This guide will walk you through the core features of AntidoteDB. We will use Docker to run AntidoteDB nodes. Please refer to the complete installation guide if you wish to build the nodes from source.

In this guide, you will accomplish the following steps:

  • Start two AntidoteDB nodes and connect them to each other;
  • Start and commit a transaction;
  • Use the Bounded Counter data type.


Create a cluster

If you prefer to skip the steps to build the cluster manually, there is a Docker Compose file available at:

Fetch AntidoteDB docker image by typing:

docker pull antidotedb/antidote

Create a virtual network interface:

docker network create --driver bridge default_ntwk

Start two AntidoteDB node instances which will be called ‘antidote1’ and ‘antidote2’:

docker run -i -t -d --name antidote1 --network default_ntwk -e SHORT_NAME=true -e NODE_NAME=antidote@antidote1 antidotedb/antidote

docker run -i -t -d --name antidote2 --network default_ntwk -e SHORT_NAME=true -e NODE_NAME=antidote@antidote2 antidotedb/antidote

Connect to the console of one node:

docker exec -it antidote1 /opt/antidote/bin/env attach

Run the following lines of code to connect the two nodes:

rpc:call(antidote@antidote1, inter_dc_manager, start_bg_processes, [stable]),
rpc:call(antidote@antidote2, inter_dc_manager, start_bg_processes, [stable]),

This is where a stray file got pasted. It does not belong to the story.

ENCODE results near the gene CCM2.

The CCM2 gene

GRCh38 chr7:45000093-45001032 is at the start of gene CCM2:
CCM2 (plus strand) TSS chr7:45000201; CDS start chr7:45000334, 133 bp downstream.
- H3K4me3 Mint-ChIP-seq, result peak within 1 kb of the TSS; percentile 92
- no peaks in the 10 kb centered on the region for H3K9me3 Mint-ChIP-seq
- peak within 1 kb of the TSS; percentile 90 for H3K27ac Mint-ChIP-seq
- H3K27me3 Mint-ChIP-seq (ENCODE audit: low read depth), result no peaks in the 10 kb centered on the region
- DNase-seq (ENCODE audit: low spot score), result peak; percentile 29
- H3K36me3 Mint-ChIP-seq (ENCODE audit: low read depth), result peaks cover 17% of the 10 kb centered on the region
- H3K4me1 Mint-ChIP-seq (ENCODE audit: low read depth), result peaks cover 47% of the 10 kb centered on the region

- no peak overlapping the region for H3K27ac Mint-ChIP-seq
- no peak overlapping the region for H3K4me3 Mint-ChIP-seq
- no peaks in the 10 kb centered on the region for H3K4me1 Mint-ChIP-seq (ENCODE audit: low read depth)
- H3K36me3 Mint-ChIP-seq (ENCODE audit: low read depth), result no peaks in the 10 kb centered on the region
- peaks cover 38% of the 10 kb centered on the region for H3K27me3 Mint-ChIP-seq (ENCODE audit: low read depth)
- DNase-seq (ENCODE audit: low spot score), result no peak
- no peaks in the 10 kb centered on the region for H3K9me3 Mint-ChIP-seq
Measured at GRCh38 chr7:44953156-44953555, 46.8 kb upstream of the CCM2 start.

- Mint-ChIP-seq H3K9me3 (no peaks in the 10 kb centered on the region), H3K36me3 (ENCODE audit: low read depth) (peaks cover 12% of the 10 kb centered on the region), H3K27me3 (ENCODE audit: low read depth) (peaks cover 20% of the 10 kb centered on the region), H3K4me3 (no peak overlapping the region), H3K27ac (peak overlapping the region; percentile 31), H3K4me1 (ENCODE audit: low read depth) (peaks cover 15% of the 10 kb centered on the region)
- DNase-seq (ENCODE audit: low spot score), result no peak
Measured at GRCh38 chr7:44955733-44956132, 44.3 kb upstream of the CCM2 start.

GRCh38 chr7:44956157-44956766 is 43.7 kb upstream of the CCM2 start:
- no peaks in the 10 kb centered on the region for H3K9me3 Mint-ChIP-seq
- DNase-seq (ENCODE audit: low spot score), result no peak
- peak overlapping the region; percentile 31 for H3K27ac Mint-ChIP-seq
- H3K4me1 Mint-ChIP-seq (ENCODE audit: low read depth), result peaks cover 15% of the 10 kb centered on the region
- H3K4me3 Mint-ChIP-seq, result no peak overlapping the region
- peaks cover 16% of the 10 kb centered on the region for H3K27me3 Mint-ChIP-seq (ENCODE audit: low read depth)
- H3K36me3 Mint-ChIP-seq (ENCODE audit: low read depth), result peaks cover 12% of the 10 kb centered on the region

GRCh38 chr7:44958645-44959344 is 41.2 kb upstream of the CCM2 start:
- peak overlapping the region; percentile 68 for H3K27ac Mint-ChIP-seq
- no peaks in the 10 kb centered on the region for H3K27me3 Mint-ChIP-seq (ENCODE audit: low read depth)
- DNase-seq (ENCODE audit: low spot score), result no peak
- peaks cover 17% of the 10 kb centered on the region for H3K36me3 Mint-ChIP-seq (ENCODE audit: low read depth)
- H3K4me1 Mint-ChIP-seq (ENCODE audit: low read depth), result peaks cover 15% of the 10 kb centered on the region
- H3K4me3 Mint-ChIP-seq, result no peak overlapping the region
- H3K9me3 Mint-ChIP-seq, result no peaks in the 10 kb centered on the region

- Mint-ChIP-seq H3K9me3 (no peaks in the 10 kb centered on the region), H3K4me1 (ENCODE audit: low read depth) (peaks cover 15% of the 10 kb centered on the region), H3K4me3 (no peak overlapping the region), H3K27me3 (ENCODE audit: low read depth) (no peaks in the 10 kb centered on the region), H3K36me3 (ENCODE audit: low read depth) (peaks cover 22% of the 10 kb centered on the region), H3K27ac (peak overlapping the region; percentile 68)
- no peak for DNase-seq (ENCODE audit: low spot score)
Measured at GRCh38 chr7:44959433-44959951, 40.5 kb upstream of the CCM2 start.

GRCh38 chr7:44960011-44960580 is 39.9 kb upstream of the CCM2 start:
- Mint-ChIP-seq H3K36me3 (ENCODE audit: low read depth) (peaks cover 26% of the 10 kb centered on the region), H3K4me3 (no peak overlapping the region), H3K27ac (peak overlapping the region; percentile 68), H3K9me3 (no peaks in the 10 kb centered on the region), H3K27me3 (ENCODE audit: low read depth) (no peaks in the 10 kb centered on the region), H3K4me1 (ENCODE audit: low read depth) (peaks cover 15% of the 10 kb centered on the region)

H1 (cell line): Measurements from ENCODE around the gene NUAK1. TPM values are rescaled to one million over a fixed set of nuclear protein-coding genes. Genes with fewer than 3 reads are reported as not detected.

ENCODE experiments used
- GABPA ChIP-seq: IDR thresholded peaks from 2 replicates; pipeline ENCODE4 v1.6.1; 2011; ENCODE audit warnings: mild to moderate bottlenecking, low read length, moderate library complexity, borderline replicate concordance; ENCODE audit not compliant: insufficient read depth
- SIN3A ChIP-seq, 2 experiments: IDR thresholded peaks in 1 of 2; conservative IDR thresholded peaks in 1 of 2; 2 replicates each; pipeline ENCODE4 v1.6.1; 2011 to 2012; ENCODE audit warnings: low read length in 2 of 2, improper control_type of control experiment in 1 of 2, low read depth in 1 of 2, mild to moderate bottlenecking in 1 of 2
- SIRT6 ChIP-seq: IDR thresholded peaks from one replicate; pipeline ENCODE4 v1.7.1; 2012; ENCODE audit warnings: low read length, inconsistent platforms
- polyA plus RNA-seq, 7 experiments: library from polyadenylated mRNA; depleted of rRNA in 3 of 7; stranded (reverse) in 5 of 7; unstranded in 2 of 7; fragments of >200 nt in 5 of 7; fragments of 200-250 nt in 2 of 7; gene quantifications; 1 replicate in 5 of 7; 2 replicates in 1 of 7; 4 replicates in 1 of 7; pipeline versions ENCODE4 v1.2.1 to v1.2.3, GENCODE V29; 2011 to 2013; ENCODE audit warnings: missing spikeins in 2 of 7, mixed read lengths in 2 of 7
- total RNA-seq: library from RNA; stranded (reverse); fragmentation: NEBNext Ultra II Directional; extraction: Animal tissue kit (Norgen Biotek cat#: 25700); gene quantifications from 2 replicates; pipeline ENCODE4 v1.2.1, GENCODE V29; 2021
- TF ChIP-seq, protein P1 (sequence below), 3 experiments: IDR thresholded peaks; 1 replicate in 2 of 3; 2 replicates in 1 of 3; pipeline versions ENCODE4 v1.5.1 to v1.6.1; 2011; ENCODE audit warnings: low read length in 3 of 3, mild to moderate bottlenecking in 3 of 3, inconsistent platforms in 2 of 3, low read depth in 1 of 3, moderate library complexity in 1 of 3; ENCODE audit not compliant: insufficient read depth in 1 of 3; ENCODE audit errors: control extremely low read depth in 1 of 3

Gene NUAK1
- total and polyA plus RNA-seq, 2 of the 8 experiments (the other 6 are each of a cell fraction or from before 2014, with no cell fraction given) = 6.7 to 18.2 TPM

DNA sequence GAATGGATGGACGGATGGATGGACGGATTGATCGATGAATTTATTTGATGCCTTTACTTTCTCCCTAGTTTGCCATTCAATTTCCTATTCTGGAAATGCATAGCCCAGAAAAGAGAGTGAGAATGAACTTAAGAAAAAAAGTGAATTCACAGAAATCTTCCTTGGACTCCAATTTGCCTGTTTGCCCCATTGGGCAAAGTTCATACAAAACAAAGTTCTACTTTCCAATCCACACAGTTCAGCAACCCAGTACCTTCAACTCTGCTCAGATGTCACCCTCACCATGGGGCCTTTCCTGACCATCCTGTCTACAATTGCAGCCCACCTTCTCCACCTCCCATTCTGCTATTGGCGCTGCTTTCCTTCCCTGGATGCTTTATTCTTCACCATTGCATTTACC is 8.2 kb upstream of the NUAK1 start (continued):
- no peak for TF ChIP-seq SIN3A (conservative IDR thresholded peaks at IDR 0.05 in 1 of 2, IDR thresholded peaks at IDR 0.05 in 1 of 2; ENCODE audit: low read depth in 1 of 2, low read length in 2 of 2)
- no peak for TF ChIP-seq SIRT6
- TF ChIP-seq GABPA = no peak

{ok, Desc1} = rpc:call(antidote@antidote1, inter_dc_manager, get_descriptor, []),
{ok, Desc2} = rpc:call(antidote@antidote2, inter_dc_manager, get_descriptor, []),
Descriptors = [Desc1, Desc2],
rpc:call(antidote@antidote1, inter_dc_manager, observe_dcs_sync, [Descriptors]),
rpc:call(antidote@antidote2, inter_dc_manager, observe_dcs_sync, [Descriptors]).

We now have an AntidoteDB cluster with two replicas!

Connecting to AntidoteDB

In two separate terminals, connect to the console of each node:

docker exec -it antidote1 /opt/antidote/bin/env attach

docker exec -it antidote2 /opt/antidote/bin/env attach

If you used the Compose file before, you connect to the console of a replica by typing: docker-compose exec antidote1 /opt/antidote/bin/env attach

Interacting with AntidoteDB

Start a new transaction and increment the value of a bounded counter. By default, if the counter does not exist, one is created automatically.

{ok, TxId} = antidote:start_transaction(ignore, []).
antidote:update_objects([{ {counter_key, antidote_crdt_bcounter, test_bucket}, increment, {10, client1}}], TxId).
# output: {ok, ...}

The counter can be decremented in the replica where it was created:

{ok, TxId1} = antidote:start_transaction(ignore, []).
antidote:update_objects([{ {counter_key, antidote_crdt_bcounter, test_bucket}, decrement, {1, client1}}], TxId1).
# output: {ok, ...}

And the value of the counter can be read on the other replica (use the other terminal):

{ok, TxId} = antidote:start_transaction(ignore, []).
{ok, [Obj]} = antidote:read_objects([{counter_key, antidote_crdt_bcounter, test_bucket}], TxId).
# output: 9

But cannot be decremented:

{error, _} = antidote:update_objects([{ {counter_key, antidote_crdt_bcounter, test_bucket}, decrement, {1, client2}}], TxId).
# output: {error,{aborted, ...}}

At this point, the transaction aborts and the system will automatically fetch permissions from another replica. After the resources are transfered between nodes, it is possible to decrement the counter.

{ok, TxId1} = antidote:start_transaction(ignore, []).
antidote:update_objects([{ {counter_key, antidote_crdt_bcounter, test_bucket}, decrement, {1, client2}}], TxId1).
# output: {ok, ...}

Look at the documentation to see more examples of AntidoteDB in action. We are working on new features for AntidoteDB, contact us at if you want to know more.